Fix: A realistic decision on ChatGPT

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I flew to New Zealand last month to speak at a conference on geopolitics and artificial intelligence. For inspiration on how to explain the ensuing consequences of this Promethean moment, I turned to the past, specifically to Henry Kissinger, who turns 100 this year.

Kissinger warned of an AI arms race and the impossibility of maintaining human control.

Despite his well-deserved retirement and his legacy of continued scrutiny over his actions in Cambodia, Chile, Argentina, and Vietnam, Kissinger is still actively engaged in current policy debates, particularly regarding technology and its effects on national governments and geopolitics. He wrote five years before the release of ChatGPT Atlantic How AI will end the Age of Enlightenment and then go on to co-author a book on the subject. In a recent wide-ranging CBS television interview, Kissinger warned of an AI arms race and the impossibility of maintaining human control over AI.

To help me panic about the impending singleness, I’ve turned to others like Gary Marcus in his new podcast series Humans vs. Machines To take a more balanced view of the future of AI and its capabilities.

More machine-generated Kissinger art
More machine-generated Kissinger art

As a kid in 1990s America, I grew up in the golden age of hip hop, watching how the exclusive party tricks of Bronx DJs and MCs like Kool Herc, Grandmaster Flash, and Afrika Bambaataa transformed American – nay, global – mainstream culture. This year marks the genre’s 50th anniversary, along with many of the biggest hip hop names of the 1990s from the 50s and 60s. Dr. Dre even appeared on the mock cover of a senior citizen magazine – which in my opinion gives new meaning to the term “old head”. So for the anniversary, I’m reminiscing about Fresh Air’s series of interviews with hip hop pioneers (and how in high school I saved up to buy a pair of Timberlands to go with my jean overalls—a catch, of course).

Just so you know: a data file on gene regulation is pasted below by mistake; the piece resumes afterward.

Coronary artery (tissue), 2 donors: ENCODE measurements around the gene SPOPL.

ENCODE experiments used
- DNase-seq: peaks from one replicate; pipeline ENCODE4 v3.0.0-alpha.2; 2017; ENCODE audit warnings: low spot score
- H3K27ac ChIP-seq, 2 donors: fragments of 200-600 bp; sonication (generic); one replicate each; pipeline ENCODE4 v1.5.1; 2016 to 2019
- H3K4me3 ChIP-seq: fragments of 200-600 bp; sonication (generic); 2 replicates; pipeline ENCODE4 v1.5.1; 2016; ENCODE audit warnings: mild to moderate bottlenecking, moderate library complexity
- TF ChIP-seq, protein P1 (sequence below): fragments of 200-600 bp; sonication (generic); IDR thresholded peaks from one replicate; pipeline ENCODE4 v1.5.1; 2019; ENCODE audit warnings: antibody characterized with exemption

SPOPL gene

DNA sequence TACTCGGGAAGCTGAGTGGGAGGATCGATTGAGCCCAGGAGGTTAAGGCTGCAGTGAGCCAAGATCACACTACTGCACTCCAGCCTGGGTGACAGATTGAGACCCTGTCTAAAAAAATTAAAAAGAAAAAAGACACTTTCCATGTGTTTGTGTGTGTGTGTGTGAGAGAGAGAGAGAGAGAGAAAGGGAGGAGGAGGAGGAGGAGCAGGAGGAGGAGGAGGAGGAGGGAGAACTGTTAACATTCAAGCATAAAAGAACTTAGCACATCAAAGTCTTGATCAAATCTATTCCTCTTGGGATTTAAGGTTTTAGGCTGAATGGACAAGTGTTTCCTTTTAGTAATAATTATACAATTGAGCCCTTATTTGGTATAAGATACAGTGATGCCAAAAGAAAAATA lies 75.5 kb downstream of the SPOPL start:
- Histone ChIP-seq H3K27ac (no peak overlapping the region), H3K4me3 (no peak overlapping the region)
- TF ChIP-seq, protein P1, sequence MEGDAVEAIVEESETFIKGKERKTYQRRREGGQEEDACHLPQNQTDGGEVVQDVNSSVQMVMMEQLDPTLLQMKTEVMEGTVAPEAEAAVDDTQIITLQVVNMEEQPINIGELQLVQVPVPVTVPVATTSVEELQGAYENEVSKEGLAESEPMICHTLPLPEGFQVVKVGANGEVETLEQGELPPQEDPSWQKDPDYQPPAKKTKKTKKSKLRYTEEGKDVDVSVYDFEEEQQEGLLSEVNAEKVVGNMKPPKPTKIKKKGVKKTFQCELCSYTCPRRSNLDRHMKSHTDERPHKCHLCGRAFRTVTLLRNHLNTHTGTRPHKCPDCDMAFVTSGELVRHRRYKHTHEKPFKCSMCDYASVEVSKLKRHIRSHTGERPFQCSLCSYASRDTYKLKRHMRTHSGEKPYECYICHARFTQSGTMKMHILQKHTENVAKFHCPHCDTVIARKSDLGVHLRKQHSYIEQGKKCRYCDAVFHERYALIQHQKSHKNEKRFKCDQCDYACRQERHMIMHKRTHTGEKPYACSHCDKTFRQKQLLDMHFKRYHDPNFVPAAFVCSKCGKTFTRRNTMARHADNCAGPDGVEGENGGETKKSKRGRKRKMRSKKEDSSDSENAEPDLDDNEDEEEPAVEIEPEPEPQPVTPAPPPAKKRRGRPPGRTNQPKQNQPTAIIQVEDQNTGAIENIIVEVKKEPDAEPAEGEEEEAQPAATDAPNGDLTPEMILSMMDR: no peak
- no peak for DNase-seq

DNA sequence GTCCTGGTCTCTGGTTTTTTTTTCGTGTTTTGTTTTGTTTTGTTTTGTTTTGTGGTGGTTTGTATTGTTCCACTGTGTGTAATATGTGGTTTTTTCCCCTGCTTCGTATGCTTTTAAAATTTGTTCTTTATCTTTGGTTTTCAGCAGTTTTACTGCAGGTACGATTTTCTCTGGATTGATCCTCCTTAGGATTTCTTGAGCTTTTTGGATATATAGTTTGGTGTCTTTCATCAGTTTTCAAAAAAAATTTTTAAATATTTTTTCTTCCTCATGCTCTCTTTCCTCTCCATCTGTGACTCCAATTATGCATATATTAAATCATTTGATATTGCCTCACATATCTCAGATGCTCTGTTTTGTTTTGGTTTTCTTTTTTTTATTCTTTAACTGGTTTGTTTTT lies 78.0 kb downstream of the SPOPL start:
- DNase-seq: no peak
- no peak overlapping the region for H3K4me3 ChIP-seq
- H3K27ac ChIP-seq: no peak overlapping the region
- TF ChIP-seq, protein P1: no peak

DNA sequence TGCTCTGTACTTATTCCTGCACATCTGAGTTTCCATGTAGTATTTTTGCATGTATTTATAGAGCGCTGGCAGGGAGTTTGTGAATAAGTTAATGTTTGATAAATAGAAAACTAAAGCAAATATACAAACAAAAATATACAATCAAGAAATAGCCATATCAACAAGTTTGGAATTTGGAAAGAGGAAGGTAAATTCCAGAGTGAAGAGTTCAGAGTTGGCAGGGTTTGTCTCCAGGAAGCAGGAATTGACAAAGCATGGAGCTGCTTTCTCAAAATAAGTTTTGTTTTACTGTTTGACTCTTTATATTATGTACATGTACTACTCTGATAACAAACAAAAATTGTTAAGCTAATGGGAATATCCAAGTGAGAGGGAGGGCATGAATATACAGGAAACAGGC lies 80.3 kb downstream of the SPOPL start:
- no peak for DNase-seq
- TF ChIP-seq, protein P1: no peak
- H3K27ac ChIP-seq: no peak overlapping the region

I was struck by how so much of the lyrics and rhetoric of what was later dismissed as gangsta rap foreshadowed the central message of the Black Lives Matter movement around police brutality and systemic racism. Like hip hop, BLM began in the United States but soon spread and influenced the world, seeding its own local definitions and movements. (Though, as Lil Wayne explains, not all are allies of the hip hop movement.)

And absent a new release due to the writers and artists strike – largely due to concerns about how the creative industry has become and will be affected by AI – I look forward with disdain. Billions, which snuck out of production before the shutdown. The dialogue is clever, with improbable plot twists and unlikeable characters – but this campy, cut-rate successor It serves as a reminder of how money flows and global finance influence world affairs and power politics as much as diplomats and generals.

Speaking of the one percent, hip hop has produced many billionaires and multi-millionaires – from the aforementioned Dr Dre to Rihanna, Diddy, Jay Z, Russell Simmons, 50 Cent and Ye. Does this represent the commodification of culture under the insatiable appetite of global capitalism? Or how hiphop was the perfect blend of capitalism and art? contains a number of hip hop references BillionsI’m thinking the latter.

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